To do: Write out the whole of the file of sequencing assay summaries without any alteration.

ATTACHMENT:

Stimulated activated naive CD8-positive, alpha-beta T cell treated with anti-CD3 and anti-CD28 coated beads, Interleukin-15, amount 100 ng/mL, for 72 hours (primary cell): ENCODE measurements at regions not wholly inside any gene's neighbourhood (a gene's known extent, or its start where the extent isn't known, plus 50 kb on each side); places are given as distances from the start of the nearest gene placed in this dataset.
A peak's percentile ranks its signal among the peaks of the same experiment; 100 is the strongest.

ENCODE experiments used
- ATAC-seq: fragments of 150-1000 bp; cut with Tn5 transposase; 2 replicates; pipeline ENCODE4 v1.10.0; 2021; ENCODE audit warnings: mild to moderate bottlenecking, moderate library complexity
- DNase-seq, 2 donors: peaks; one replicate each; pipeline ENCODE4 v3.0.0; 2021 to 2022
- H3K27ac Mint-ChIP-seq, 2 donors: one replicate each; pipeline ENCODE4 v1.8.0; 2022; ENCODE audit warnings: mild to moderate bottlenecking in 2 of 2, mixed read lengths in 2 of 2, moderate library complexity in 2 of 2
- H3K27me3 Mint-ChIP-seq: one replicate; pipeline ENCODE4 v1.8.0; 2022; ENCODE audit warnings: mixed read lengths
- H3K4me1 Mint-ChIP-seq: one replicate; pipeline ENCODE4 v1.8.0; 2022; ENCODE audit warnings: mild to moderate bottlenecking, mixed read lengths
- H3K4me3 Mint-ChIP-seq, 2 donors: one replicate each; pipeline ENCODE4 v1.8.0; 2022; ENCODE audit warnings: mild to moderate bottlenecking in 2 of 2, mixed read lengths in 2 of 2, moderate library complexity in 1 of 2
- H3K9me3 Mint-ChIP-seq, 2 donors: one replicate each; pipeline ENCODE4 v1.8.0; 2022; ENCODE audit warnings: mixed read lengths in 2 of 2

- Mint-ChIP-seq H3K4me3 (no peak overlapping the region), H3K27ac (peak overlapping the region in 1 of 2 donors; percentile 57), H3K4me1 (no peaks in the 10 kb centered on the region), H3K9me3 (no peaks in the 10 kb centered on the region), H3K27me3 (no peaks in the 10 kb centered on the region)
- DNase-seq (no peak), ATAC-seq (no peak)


Stimulated activated naive CD8-positive, alpha-beta T cell treated with anti-CD3 and anti-CD28 coated beads, Interleukin-15, amount 100 ng/mL, for 72 hours (primary cell): ENCODE measurements at regions not wholly inside any gene's neighbourhood (a gene's known extent, or its start where the extent isn't known, plus 50 kb on each side); places are given as distances from the start of the nearest gene placed in this dataset.
A peak's percentile ranks its signal among the peaks of the same experiment; 100 is the strongest.

ENCODE experiments used
- ATAC-seq: fragments of 150-1000 bp; cut with Tn5 transposase; 2 replicates; pipeline ENCODE4 v1.10.0; 2021; ENCODE audit warnings: mild to moderate bottlenecking, moderate library complexity
- DNase-seq, 2 donors: peaks; one replicate each; pipeline ENCODE4 v3.0.0; 2021 to 2022
- H3K27ac Mint-ChIP-seq, 2 donors: one replicate each; pipeline ENCODE4 v1.8.0; 2022; ENCODE audit warnings: mild to moderate bottlenecking in 2 of 2, mixed read lengths in 2 of 2, moderate library complexity in 2 of 2
- H3K27me3 Mint-ChIP-seq: one replicate; pipeline ENCODE4 v1.8.0; 2022; ENCODE audit warnings: mixed read lengths
- H3K4me1 Mint-ChIP-seq: one replicate; pipeline ENCODE4 v1.8.0; 2022; ENCODE audit warnings: mild to moderate bottlenecking, mixed read lengths
- H3K4me3 Mint-ChIP-seq, 2 donors: one replicate each; pipeline ENCODE4 v1.8.0; 2022; ENCODE audit warnings: mild to moderate bottlenecking in 2 of 2, mixed read lengths in 2 of 2, moderate library complexity in 1 of 2
- H3K9me3 Mint-ChIP-seq, 2 donors: one replicate each; pipeline ENCODE4 v1.8.0; 2022; ENCODE audit warnings: mixed read lengths in 2 of 2

- Mint-ChIP-seq H3K4me3 (no peak overlapping the region), H3K27ac (peak overlapping the region in 1 of 2 donors; percentile 57), H3K4me1 (no peaks in the 10 kb centered on the region), H3K9me3 (no peaks in the 10 kb centered on the region), H3K27me3 (no peaks in the 10 kb centered on the region)
- DNase-seq (no peak), ATAC-seq (no peak)